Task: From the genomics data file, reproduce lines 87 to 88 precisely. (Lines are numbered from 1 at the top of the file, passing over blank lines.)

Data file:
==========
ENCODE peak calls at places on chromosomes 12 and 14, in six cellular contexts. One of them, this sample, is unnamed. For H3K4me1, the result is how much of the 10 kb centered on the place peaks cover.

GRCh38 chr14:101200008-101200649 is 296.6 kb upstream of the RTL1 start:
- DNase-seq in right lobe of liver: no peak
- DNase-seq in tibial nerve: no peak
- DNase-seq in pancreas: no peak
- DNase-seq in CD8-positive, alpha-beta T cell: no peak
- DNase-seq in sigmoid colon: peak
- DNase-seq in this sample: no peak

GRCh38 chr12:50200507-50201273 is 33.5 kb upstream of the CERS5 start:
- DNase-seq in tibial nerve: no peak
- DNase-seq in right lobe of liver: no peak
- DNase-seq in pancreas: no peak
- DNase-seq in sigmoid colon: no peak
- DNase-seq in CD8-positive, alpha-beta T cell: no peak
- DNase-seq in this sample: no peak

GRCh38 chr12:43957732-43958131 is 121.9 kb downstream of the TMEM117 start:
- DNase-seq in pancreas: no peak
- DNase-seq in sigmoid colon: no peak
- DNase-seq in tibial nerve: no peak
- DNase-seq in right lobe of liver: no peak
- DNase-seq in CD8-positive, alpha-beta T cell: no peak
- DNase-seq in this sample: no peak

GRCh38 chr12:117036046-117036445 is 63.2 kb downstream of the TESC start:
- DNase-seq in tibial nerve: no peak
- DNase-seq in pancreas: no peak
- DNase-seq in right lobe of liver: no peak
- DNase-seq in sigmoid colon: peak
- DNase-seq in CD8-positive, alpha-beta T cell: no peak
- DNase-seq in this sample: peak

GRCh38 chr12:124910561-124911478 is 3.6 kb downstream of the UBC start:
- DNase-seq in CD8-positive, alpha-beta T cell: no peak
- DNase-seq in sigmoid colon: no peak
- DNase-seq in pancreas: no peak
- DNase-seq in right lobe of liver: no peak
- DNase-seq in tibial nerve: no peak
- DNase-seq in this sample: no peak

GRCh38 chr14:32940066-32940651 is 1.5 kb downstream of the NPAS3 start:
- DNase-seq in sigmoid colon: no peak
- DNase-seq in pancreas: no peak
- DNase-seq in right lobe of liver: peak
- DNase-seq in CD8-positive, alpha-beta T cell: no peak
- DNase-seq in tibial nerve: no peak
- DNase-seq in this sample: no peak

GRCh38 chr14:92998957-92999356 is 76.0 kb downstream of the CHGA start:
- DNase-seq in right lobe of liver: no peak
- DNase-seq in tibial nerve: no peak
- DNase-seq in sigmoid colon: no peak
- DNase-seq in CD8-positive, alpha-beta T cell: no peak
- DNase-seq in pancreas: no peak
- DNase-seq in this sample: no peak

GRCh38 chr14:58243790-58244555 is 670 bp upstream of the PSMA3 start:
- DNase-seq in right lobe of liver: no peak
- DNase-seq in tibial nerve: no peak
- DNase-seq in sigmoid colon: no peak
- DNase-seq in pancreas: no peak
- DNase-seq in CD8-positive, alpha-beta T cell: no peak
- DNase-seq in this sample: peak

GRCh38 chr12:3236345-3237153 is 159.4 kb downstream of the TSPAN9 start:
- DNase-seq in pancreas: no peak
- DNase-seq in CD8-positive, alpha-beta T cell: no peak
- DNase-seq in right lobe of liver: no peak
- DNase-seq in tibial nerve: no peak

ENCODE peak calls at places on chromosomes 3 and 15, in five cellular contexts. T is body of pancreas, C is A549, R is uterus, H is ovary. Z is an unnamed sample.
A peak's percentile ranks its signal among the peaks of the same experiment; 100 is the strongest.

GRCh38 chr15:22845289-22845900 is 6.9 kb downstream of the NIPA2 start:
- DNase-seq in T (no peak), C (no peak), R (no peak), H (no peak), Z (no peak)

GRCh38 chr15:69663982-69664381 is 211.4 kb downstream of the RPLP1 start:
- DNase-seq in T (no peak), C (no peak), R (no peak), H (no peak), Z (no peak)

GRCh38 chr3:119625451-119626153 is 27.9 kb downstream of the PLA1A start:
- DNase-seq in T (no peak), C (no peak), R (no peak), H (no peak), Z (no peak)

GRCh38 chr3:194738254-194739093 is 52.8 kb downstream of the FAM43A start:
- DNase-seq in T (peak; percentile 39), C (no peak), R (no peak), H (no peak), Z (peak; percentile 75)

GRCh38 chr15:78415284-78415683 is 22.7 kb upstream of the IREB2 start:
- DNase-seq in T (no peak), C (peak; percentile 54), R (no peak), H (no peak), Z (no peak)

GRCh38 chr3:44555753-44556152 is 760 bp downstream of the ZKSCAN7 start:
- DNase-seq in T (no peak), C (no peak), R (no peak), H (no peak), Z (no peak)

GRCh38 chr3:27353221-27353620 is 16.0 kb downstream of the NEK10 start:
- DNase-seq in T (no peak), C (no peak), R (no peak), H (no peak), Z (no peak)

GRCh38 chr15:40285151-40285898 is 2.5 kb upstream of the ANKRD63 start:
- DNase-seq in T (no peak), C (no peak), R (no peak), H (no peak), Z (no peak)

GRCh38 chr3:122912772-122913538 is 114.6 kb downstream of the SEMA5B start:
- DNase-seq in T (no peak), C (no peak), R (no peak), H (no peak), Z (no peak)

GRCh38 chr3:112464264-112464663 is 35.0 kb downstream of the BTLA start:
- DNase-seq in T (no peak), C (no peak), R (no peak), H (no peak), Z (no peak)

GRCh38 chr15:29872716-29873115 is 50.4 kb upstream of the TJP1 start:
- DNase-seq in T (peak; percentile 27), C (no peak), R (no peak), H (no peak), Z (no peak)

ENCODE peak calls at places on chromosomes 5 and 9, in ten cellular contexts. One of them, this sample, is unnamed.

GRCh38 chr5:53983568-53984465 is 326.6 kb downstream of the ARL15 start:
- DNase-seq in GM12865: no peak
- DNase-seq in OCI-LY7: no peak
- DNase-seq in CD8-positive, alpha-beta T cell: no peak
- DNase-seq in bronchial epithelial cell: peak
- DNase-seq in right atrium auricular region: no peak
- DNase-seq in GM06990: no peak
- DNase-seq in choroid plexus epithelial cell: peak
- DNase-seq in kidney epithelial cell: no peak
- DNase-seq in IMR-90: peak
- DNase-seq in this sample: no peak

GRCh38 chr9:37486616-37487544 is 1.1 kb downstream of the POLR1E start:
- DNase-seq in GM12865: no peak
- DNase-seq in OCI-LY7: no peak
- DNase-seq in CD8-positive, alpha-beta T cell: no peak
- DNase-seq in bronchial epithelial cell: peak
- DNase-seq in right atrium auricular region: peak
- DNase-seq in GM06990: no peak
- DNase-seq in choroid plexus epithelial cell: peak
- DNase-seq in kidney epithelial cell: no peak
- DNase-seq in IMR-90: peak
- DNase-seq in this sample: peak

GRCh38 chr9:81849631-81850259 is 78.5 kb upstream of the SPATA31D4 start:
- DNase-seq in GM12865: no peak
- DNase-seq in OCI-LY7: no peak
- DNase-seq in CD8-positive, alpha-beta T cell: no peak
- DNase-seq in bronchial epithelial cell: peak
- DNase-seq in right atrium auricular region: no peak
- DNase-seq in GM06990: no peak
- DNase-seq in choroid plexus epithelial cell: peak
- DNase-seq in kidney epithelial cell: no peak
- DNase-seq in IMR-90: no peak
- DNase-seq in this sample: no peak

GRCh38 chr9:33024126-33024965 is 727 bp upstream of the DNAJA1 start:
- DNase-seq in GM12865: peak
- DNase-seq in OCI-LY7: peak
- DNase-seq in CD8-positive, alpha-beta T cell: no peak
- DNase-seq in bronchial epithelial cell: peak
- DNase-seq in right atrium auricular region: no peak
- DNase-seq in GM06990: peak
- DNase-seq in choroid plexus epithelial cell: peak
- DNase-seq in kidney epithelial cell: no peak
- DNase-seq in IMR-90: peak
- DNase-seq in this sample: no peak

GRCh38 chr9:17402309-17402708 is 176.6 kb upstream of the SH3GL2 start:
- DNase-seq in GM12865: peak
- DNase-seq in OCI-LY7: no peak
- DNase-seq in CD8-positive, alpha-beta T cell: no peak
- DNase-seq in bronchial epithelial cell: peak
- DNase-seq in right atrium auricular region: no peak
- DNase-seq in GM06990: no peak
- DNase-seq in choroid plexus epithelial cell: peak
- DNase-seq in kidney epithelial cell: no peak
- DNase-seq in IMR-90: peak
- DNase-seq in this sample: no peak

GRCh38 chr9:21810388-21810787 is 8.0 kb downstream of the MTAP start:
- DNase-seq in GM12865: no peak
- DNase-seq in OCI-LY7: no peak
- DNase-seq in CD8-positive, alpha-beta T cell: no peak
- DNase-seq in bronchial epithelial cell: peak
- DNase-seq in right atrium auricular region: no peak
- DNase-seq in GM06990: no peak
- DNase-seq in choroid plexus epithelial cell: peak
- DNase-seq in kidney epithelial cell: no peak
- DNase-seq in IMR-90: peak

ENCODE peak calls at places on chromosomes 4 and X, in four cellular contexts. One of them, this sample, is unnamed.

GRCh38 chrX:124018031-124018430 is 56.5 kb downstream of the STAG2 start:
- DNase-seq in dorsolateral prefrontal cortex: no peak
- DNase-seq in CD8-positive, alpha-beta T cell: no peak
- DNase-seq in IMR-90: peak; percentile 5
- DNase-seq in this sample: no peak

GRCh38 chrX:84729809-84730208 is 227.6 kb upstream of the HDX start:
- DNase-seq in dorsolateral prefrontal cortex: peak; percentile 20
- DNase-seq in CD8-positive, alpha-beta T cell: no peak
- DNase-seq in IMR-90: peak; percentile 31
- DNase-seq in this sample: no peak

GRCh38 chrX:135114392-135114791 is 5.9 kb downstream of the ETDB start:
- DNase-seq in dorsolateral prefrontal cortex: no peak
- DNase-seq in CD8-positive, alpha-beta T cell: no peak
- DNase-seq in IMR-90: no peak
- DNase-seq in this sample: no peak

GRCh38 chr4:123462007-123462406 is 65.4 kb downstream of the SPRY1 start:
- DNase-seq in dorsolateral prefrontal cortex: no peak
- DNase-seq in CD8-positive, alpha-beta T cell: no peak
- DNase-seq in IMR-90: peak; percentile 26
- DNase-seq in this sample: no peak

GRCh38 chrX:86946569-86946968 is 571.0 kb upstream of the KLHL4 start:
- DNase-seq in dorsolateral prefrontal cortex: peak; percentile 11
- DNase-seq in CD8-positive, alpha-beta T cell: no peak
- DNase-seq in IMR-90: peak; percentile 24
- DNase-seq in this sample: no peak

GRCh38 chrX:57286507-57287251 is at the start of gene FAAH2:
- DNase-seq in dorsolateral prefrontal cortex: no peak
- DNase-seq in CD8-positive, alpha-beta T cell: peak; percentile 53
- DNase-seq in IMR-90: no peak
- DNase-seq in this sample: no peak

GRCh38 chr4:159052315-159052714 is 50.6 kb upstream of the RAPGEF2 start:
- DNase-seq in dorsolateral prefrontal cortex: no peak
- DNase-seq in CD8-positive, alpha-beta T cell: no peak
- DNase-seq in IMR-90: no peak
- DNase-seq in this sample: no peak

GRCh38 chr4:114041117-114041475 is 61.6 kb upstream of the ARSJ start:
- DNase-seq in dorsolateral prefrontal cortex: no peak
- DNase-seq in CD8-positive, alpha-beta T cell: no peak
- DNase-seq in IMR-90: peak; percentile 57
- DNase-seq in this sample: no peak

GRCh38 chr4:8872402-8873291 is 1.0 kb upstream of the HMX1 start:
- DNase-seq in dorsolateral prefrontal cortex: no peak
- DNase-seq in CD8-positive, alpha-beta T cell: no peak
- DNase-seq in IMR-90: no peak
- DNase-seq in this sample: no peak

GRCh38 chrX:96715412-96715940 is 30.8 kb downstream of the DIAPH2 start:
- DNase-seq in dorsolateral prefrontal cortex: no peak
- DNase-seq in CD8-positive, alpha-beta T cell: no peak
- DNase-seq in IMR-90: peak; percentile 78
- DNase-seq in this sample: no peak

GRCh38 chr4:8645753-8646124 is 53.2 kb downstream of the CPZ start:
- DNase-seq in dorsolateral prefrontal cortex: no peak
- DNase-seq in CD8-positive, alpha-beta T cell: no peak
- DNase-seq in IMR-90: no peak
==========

ENCODE peak calls at places on chromosomes 5 and 9, in ten cellular contexts. One of them, this sample, is unnamed.

GRCh38 chr5:53983568-53984465 is 326.6 kb downstream of the ARL15 start: